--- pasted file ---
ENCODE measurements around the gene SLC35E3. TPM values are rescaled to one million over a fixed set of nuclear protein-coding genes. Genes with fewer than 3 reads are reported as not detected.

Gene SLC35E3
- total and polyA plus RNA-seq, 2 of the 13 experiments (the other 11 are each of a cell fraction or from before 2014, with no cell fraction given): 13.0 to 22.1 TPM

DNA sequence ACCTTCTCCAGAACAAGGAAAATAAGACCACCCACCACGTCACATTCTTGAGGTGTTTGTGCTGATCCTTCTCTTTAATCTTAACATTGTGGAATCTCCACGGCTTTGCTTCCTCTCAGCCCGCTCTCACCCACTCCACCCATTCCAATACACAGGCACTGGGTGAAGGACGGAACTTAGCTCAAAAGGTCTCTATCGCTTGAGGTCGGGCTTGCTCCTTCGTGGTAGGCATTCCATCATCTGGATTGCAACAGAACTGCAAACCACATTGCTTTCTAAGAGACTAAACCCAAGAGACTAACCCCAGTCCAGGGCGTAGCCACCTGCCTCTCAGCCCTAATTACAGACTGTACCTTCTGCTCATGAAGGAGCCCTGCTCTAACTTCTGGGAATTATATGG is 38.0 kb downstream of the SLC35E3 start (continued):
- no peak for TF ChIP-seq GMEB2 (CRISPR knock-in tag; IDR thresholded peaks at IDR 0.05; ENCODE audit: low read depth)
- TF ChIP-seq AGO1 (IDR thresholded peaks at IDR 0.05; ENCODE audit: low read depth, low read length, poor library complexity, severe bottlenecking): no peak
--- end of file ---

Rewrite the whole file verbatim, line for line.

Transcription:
ENCODE measurements around the gene SLC35E3. TPM values are rescaled to one million over a fixed set of nuclear protein-coding genes. Genes with fewer than 3 reads are reported as not detected.

Gene SLC35E3
- total and polyA plus RNA-seq, 2 of the 13 experiments (the other 11 are each of a cell fraction or from before 2014, with no cell fraction given): 13.0 to 22.1 TPM

DNA sequence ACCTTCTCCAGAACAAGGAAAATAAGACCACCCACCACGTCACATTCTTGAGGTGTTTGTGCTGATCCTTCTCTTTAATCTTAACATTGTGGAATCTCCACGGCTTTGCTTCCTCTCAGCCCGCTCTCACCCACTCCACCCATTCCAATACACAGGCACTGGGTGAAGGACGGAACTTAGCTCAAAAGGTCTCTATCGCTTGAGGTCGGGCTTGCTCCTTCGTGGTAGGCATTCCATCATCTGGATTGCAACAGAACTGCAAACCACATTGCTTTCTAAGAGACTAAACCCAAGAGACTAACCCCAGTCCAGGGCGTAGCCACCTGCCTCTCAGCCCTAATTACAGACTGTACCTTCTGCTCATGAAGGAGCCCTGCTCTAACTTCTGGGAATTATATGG is 38.0 kb downstream of the SLC35E3 start (continued):
- no peak for TF ChIP-seq GMEB2 (CRISPR knock-in tag; IDR thresholded peaks at IDR 0.05; ENCODE audit: low read depth)
- TF ChIP-seq AGO1 (IDR thresholded peaks at IDR 0.05; ENCODE audit: low read depth, low read length, poor library complexity, severe bottlenecking): no peak